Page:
The trunk scanner memory and the trunk scanner read buffer are not part of the trunk scanner 25, however, the operation thereof is controlled by a scanner control which forms a part of the trunk scanner 25 of the billing unit 14. The trunk scanner 25 maintains an updated record of the status of each ticketed trunk, determines from this status when a billing entry is required, and specifies the type of entry to be recorded. The entry includes the time it was initiated and the identification of its associated trunk.

Scanning is performed sequentially, by organizing the memory in such a manner that when each word is addressed, the trunk assigned to that address is scanned. This causes scanning to progress in step with the trunk scanner address generator. During the address advance interval, the next scanner word is addressed and, during the read interval, the word is read from memory and stored in the trunk scanner read buffer. At this point, the trunk scanner 25 determines the operations to be performed by analyzing the word instruction.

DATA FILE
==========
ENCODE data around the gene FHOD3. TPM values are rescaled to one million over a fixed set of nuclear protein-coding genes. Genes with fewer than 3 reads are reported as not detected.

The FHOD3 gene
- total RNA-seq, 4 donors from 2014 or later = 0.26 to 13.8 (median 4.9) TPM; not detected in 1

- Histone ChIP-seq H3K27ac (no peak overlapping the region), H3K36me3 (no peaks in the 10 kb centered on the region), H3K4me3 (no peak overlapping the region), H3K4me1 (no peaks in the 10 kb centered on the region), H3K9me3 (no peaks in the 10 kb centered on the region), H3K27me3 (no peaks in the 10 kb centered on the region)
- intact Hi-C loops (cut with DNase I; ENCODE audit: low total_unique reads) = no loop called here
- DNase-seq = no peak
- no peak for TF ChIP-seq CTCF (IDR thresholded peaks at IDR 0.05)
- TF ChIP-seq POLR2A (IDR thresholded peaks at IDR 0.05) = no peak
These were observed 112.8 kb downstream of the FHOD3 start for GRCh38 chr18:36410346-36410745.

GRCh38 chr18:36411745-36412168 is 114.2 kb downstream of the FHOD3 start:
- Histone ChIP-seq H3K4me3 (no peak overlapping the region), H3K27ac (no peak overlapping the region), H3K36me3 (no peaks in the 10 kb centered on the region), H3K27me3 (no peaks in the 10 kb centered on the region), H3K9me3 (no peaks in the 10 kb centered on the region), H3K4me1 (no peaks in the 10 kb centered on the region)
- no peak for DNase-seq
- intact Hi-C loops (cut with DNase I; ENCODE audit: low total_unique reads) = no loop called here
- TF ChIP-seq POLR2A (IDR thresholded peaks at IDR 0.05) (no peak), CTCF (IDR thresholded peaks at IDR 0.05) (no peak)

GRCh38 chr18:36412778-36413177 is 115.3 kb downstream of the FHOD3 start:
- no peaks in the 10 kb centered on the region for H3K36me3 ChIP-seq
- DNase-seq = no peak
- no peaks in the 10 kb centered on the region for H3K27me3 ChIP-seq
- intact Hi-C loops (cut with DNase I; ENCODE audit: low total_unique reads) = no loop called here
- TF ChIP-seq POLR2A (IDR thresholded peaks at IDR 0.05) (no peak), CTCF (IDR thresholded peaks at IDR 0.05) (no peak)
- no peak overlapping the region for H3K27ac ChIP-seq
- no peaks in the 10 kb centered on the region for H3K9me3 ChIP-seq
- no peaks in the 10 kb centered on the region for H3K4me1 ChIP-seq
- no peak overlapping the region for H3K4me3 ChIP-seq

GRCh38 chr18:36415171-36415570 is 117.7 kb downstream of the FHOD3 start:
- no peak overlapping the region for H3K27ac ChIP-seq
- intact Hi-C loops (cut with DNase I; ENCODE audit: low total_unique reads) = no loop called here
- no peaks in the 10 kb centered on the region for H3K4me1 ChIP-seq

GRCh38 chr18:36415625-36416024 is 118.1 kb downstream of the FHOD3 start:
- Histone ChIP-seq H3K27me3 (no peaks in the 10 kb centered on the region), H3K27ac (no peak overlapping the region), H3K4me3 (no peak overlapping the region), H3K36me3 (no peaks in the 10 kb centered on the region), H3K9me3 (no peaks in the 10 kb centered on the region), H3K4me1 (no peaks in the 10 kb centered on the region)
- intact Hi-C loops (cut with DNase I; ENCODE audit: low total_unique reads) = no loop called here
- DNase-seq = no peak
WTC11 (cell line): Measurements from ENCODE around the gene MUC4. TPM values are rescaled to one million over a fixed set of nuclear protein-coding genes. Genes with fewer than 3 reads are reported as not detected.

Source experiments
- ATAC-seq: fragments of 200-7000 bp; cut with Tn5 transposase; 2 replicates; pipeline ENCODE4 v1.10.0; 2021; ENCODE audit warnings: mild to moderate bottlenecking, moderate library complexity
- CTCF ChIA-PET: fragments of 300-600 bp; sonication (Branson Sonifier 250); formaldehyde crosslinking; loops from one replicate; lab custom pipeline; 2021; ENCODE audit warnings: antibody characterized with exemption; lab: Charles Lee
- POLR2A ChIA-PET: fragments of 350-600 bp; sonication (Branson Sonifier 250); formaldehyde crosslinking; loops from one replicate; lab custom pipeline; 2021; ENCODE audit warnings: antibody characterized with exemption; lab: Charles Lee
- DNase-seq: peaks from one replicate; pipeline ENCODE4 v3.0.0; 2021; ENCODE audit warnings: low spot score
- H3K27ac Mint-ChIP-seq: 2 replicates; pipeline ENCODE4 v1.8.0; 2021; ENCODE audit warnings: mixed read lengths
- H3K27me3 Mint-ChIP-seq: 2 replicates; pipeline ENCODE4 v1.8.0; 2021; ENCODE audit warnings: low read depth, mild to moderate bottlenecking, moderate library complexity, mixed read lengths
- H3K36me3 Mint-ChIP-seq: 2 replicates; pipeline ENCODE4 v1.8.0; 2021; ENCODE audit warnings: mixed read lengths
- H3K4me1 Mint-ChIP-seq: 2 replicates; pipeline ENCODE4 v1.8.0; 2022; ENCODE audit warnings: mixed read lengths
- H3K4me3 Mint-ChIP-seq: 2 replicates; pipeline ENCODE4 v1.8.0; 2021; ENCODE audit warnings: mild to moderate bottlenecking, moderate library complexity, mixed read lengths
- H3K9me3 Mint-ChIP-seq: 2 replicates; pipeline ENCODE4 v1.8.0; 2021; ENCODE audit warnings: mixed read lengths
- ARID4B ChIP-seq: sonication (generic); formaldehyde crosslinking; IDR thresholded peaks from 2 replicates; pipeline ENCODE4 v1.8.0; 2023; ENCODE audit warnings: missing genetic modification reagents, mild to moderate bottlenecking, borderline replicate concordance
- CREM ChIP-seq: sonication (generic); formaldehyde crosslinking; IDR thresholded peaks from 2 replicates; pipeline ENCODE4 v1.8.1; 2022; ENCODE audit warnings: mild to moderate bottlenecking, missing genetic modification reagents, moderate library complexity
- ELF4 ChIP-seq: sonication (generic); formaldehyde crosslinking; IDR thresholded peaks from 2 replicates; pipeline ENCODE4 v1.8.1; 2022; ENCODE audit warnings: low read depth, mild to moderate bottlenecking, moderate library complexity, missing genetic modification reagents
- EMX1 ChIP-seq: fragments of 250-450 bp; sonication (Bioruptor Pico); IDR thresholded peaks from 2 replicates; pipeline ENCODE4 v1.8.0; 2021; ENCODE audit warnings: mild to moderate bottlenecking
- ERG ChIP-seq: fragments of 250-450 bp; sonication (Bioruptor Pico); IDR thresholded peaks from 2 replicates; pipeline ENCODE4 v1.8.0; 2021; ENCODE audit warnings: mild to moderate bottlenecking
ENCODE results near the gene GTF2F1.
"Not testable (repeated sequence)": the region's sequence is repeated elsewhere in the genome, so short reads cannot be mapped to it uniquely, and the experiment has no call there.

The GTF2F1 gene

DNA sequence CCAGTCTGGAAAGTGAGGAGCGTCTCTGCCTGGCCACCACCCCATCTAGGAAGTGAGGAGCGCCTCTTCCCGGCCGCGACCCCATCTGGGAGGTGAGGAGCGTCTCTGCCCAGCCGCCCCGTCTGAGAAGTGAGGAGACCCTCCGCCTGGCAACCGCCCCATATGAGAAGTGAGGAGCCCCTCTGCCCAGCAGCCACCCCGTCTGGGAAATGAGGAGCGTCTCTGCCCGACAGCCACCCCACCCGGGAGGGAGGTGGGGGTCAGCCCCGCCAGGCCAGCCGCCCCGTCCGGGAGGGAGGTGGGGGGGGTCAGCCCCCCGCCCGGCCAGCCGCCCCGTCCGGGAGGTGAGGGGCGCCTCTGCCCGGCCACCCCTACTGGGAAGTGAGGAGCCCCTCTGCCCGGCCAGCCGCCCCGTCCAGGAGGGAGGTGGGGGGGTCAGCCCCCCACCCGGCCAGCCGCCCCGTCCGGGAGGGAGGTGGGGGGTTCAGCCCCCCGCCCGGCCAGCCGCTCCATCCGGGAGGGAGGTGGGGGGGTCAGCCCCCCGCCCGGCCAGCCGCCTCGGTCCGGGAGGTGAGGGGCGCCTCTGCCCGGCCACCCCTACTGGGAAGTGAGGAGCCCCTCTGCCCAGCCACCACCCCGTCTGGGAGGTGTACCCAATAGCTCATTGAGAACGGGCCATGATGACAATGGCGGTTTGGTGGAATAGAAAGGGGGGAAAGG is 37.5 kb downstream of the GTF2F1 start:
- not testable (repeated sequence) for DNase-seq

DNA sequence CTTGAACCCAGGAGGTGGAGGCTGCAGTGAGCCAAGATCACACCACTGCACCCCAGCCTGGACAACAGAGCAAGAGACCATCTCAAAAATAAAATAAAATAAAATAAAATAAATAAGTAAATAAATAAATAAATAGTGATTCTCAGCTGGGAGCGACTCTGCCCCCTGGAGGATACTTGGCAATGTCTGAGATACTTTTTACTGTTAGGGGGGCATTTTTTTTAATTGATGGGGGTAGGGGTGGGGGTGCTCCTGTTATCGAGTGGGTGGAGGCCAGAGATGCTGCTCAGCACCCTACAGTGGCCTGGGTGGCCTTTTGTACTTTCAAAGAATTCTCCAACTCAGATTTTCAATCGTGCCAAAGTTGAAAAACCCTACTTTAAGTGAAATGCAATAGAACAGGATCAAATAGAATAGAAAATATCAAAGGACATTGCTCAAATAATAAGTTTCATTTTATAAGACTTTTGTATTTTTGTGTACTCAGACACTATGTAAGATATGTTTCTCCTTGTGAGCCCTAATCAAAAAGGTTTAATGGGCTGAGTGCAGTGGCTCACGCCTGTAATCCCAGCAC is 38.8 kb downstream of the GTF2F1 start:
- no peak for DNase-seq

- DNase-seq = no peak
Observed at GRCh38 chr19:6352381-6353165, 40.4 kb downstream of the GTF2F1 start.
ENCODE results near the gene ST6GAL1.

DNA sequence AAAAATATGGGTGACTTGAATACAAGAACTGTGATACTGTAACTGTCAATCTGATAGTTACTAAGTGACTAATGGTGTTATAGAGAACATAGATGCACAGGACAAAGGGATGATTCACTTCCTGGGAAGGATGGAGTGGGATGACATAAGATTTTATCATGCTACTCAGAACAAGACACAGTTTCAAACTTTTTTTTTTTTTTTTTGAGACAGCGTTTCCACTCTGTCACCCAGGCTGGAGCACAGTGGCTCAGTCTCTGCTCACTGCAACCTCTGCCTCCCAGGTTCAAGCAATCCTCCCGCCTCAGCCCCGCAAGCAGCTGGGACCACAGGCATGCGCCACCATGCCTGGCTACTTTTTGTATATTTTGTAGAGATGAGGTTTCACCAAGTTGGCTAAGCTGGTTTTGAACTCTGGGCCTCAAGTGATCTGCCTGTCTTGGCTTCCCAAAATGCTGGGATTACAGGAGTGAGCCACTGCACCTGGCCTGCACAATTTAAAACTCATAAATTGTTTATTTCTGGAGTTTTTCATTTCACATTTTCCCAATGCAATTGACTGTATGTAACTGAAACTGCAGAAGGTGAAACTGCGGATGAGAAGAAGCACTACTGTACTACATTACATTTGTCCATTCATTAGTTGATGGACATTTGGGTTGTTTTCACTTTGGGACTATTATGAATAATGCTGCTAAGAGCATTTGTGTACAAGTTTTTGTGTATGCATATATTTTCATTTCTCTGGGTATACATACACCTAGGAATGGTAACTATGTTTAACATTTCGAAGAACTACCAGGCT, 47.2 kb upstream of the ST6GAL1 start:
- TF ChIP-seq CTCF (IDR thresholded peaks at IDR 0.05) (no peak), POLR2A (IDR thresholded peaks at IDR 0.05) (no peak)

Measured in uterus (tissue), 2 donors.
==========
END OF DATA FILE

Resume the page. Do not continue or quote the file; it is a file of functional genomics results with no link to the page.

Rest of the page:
As indicated above, scanning is performed sequentially. If all trunks in all groups are scanned in numerical sequence beginning with trunk 0000, scanning would proceed in the following manner:

Step 1. Trunk 0000 located in frame 00 (lineup 0, column 0) in the top file, leftmost card position would be scanned first.

Step 2. All trunks located in frame 00 and the leftmost card position would be scanned next from the top file to the bottom.

Step 3. Scanning advances to frame 01 (lineup 0, column 1) and proceeds as in Step 2.

Step 4. Scanning proceeds as in Step 3 until frame 04 has been scanned.

Step 5. The scanner returns to frame 00 and Step 2 is repeated for the next to leftmost card position.

Step 6. The sequence just described continues until all ten card positions in all five columns have been examined.

Step 7. The entire process is repeated in lineups 1 through 5.

When a memory word instruction identifies a trunk group word, the status receivers are cleared to prepare for scanning the trunks specified in the group word. The trunk group digits stored in the trunk scanner read buffer (TSRB) are transferred into the equipment group register.

After the trunk group number is decoded, it is transformed into binary code decimals (BCD), processed through a 1-out-of-N check circuit, and applied to the AC bus drivers (ACBD). The drivers activate the scan point circuits via the group leads and the trunk status is returned to the receivers.